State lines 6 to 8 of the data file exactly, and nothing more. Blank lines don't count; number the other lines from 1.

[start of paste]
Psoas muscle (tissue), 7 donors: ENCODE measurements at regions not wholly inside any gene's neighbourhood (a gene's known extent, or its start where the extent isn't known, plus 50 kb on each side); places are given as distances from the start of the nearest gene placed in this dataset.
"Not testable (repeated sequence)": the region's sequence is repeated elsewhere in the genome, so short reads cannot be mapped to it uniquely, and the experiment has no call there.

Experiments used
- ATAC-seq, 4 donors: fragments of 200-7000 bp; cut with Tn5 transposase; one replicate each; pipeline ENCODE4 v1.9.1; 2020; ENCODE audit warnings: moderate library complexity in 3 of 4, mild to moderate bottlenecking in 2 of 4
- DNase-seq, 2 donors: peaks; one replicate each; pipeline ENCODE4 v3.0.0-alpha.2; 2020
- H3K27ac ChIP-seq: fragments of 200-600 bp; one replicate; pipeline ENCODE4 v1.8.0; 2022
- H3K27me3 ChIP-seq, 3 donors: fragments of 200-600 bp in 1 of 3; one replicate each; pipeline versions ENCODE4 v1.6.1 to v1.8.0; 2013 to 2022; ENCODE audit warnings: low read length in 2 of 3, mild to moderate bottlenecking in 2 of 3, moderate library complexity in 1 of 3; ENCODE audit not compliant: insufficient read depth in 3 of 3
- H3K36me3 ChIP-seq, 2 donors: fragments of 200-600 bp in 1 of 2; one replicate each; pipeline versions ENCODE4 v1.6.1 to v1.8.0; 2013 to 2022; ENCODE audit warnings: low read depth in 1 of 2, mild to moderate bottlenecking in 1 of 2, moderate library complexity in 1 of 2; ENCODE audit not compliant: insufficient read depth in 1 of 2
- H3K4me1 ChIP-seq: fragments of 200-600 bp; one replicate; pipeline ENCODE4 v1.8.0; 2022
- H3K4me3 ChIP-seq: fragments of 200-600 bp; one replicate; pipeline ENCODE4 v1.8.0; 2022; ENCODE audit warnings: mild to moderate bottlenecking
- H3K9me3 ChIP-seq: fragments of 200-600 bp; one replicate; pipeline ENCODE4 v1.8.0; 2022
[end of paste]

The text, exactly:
- H3K27ac ChIP-seq: fragments of 200-600 bp; one replicate; pipeline ENCODE4 v1.8.0; 2022
- H3K27me3 ChIP-seq, 3 donors: fragments of 200-600 bp in 1 of 3; one replicate each; pipeline versions ENCODE4 v1.6.1 to v1.8.0; 2013 to 2022; ENCODE audit warnings: low read length in 2 of 3, mild to moderate bottlenecking in 2 of 3, moderate library complexity in 1 of 3; ENCODE audit not compliant: insufficient read depth in 3 of 3
- H3K36me3 ChIP-seq, 2 donors: fragments of 200-600 bp in 1 of 2; one replicate each; pipeline versions ENCODE4 v1.6.1 to v1.8.0; 2013 to 2022; ENCODE audit warnings: low read depth in 1 of 2, mild to moderate bottlenecking in 1 of 2, moderate library complexity in 1 of 2; ENCODE audit not compliant: insufficient read depth in 1 of 2